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Information Exchange In Geriatric Hospitals

Information exchange is vital in medicine; physicians and nurses must be aware of patients’ conditions, allergies, and current medications to avoid potentially fatal medical errors (e.g. drug interactions, allergic reactions, and side effects), which have been estimated to kill between 150,000 to 250,000 people annually in the U.S. alone. Identifying powerful/influential links is crucial to identify targets for interventions.


Chan et al. identified and analyzed networks in four urban geriatric hospitals in Australia—mainly focusing on these institutions due to the rapid growth of the geriatric population, as well as its vulnerability to medical errors (geriatric patients usually present with a variety of illnesses, which are subsequently treated with several medications).  All four hospitals were found to have between 41-50 nodes, and an average path length between 1.99 and 2.91. However, these values were not correlated to the number of medical errors, which would be an interesting topic for future study. The most important nodes were identified through a “multiple indicator analysis,” which took into account several factors, including the number of connections to other nodes. These nodes were almost the same throughout the four hospitals, and included doctors (particularly doctors in training), senior nurses, and pharmacists. However, given a small sample size of n=4 hospitals as well as a lack of statistical analysis, future studies should be conducted.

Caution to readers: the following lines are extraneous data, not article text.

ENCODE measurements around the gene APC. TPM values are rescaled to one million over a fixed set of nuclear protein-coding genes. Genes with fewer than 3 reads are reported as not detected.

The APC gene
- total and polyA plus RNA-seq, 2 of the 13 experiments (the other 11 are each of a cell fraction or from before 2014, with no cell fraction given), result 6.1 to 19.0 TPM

Given that “junior” physicians appeared to be the “key recipients” of medical information exchange, the results of this study suggest that interventions should be targeted at doctors in training and nurses, and that efforts should be made to facilitate better communication with other senior physicians and other healthcare professionals.



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October 2018